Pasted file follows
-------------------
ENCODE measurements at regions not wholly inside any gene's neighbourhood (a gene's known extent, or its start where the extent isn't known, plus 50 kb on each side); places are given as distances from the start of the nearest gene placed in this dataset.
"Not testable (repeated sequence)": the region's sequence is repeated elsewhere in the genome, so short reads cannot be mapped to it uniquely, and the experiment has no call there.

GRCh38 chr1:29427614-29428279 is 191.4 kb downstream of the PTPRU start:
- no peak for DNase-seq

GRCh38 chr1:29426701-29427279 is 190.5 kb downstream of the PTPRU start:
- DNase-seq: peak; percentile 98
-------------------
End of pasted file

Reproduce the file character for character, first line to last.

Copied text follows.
ENCODE measurements at regions not wholly inside any gene's neighbourhood (a gene's known extent, or its start where the extent isn't known, plus 50 kb on each side); places are given as distances from the start of the nearest gene placed in this dataset.
"Not testable (repeated sequence)": the region's sequence is repeated elsewhere in the genome, so short reads cannot be mapped to it uniquely, and the experiment has no call there.

GRCh38 chr1:29427614-29428279 is 191.4 kb downstream of the PTPRU start:
- no peak for DNase-seq

GRCh38 chr1:29426701-29427279 is 190.5 kb downstream of the PTPRU start:
- DNase-seq: peak; percentile 98